The ninth Economic Defence Course analysed the Government Programme
The Economic Defence Course organised by Aalto EE and Helsingin Sanomat newspaper brings together leading experts from the academic world, economic influencers and politicians. The course was held for the ninth time on Wednesday 4 October. The School of Business was represented by Professor of Accounting Teemu Malmi, Academic Director of Helsinki GSE and Professor of Economics Otto Toivanen, and Professor of Ownership Samuli Knüpfer.
The goal of the Economic Defence Course has always been to foster a greater understanding of the economy and the principles of business operations among politicians, because their decisions have a significant impact on the operating conditions of Finnish companies and the national economy.
Companies play a key role in building well-being
In his opening address, Professor Teemu Malmi asked what we have to do in order to secure favourable economic development in Finland. Rather than being an intrinsic value, he stated that the economy is an instrument – and a very important instrument – in terms of building our well-being.
‘A healthy national economy and thriving business make it possible to invest in social welfare, education, culture and national defence,’ explained Malmi.
According to Malmi, there is fairly broad consensus regarding Finland’s role as a small open economy that is dependent on global economic development and where wealth is largely based on the competitiveness of Finnish exports and services in the international market. Companies operating in Finland have difficulty competing with cheap labour, so competitiveness must come from innovations in order to maintain our current standard of living.
‘The top research performed at our universities only becomes innovations and economic well-being when companies transform their inventions into products and services that they can sell internationally. Economists mainly agree on the role that companies play in turning inventions into commercial activities and the significance of innovation activities for the Finnish economy,’ said Malmi.
According to Teemu Malmi, the objectives and measures to improve the operating conditions of companies that are outlined in the Government Programme must be successful, because there will be no welfare society without innovations and thriving business activities.
Malmi highlighted the funding received by Finnish start-up companies, which totalled nearly EUR 1.8 billion in 2022, as a positive development. The importance of these innovative start-ups for the Finnish economy as a whole is still relatively small, but everything possible should be done to provide them with favourable operating conditions. There is a particular need to find solutions to ensure the availability of skilled employees and prevent a labour shortage from slowing the growth of companies and the Finnish economy.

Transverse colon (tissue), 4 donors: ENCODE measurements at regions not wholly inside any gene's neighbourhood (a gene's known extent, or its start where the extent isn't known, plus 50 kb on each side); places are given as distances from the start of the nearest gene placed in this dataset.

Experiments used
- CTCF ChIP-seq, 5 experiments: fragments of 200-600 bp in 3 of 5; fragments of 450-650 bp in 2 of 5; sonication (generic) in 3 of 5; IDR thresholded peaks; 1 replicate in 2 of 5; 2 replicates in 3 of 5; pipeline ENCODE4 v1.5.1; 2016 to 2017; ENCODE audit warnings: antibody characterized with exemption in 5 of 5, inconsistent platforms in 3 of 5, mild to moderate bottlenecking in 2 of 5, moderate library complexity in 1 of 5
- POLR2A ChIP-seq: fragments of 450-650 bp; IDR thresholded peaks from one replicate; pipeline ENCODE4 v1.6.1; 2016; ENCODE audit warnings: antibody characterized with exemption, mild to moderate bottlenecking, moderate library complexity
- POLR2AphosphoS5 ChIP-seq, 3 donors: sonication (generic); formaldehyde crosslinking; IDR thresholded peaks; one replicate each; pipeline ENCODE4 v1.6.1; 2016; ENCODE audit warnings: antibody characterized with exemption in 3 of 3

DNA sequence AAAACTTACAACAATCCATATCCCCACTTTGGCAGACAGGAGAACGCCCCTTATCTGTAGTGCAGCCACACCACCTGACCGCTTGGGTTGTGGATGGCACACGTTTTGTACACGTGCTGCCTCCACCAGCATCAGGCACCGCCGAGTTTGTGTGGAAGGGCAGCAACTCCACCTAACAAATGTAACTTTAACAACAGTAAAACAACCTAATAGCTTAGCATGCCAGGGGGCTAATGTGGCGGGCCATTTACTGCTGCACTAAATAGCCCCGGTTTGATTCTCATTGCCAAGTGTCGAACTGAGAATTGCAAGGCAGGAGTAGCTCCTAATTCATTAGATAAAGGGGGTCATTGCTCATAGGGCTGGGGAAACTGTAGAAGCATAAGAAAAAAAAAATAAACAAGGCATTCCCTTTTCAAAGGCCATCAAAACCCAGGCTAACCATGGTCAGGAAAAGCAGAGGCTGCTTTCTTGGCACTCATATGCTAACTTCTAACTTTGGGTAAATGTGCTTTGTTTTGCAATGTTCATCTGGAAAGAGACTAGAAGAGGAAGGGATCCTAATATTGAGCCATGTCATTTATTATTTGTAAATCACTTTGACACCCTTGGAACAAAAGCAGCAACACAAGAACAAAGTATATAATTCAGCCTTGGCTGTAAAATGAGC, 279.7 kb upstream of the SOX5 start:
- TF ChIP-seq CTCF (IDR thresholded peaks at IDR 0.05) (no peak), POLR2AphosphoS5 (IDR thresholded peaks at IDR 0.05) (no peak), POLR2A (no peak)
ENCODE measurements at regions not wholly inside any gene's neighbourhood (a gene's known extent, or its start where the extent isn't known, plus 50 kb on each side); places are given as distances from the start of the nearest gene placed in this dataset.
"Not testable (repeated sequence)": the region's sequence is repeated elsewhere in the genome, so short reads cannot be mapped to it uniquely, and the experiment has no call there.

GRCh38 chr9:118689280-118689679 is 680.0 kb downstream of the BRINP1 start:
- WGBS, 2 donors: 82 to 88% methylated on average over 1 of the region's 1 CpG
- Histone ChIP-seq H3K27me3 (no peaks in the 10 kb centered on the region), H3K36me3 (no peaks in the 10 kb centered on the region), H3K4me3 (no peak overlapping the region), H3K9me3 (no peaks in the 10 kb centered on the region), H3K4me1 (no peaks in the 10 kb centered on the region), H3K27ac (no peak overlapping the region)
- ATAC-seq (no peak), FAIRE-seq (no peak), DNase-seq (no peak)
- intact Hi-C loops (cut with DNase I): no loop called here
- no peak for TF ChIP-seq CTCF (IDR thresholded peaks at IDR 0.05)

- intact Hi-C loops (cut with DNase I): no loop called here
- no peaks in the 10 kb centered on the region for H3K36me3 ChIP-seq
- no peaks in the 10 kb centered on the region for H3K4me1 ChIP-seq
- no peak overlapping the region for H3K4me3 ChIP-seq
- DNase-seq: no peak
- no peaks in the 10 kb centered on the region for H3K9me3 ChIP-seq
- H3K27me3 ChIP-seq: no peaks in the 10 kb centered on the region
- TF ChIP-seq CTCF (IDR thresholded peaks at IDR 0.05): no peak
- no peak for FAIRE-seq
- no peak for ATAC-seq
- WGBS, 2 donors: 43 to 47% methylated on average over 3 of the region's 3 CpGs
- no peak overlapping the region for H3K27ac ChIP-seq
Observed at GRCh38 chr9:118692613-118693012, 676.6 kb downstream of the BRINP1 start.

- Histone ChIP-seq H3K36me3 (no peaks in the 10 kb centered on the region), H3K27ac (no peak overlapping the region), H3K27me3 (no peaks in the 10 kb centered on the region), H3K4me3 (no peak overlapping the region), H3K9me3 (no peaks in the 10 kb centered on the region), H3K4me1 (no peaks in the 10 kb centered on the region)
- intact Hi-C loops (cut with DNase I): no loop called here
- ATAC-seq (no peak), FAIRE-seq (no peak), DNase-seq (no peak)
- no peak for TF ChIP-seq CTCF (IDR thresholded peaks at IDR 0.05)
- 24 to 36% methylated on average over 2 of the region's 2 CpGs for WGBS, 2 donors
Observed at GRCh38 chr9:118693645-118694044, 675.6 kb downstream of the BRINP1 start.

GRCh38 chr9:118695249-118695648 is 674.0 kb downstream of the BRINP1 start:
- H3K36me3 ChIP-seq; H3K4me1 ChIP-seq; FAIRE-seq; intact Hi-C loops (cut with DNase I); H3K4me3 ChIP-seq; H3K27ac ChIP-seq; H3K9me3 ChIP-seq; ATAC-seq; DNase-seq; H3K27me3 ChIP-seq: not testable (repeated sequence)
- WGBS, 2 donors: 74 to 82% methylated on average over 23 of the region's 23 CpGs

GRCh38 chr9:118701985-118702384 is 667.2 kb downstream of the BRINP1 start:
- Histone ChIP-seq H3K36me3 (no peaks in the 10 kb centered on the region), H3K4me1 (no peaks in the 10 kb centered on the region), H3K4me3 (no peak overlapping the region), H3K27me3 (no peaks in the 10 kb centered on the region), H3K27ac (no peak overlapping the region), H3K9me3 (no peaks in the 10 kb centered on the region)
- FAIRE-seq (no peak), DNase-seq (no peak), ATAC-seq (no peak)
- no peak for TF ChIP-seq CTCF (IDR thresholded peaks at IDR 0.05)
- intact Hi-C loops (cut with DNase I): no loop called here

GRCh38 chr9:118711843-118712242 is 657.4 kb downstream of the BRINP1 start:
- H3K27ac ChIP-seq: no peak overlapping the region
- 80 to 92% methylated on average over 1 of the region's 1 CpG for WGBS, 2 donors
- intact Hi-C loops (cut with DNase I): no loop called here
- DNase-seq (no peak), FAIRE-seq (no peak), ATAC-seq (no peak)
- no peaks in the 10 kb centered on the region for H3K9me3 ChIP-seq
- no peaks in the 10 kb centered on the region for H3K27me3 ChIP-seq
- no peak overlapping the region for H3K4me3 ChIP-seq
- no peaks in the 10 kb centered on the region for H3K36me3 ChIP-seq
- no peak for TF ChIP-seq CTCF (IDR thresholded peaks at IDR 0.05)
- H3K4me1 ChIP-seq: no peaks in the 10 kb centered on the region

Investments in education promote innovation-driven economic growth
Professor Otto Toivanen analysed the role of the state in creating innovation-driven economic growth. Growth in well-being comes from increased productivity, which is in turn spurred by the invention of new things and/or operating methods and their extensive implementation. Without skilled people capable of innovation, there will be no innovations – and no increase in well-being.
According to Toivanen, the government should focus on areas that promote innovation and where it has a key relative advantage. These include investments in education, creating the right operating environment, promoting the ‘natural accumulation’ of competent people, and collecting and sharing data.
The government should also support activities that have a high rate of social return in relation to private return. Toivanen highlighted a few examples of government measures that promote or slow market activities and innovations, but do not require direct state funding. He believes that a strong competition authority would be particularly important in a country like Finland because, for example, the health service company mergers that took place in the 2000s resulted in a 20% increase in service prices without having a favourable impact on their quality. A second example involved patents for which the ownership rights were transferred from university employees to universities years ago in many countries – including Finland. This change reduced personal incentives and caused a clear drop in the number of patents, thus undermining opportunities for new innovations.
Finland needs ideas, a bold approach and money
Professor Samuli Knüpfer had the task of assessing the measures to promote business growth proposed by four Members of Parliament: Miko Bergbom from the Finns Party, Elisa Gebhard from the Social Democratic Party, Minja Koskela from the Left Alliance, and Ville Väyrynen from the National Coalition Party.
According to Knüpfer, Finland needs ideas, a bold approach and money. In terms of the methods suggested by the MPs, he supported investments aimed at attracting and retaining foreign workers in Finland. Knüpfer was also in favour of proposals that would make it easier for companies to hire new employees.
The Economic Defence Course was organised jointly by Helsingin Sanomat and Aalto University Executive Education (Aalto EE), which provides coaching and development services for business leaders and managers. The partnering organisations were The Finnish Business School Graduates, Academic Engineers and Architects in Finland TEK, and Elo Mutual Pension Insurance Company.
Economic Defence Course website (in Finnish): https://taloudenpuolustuskurssi.fi/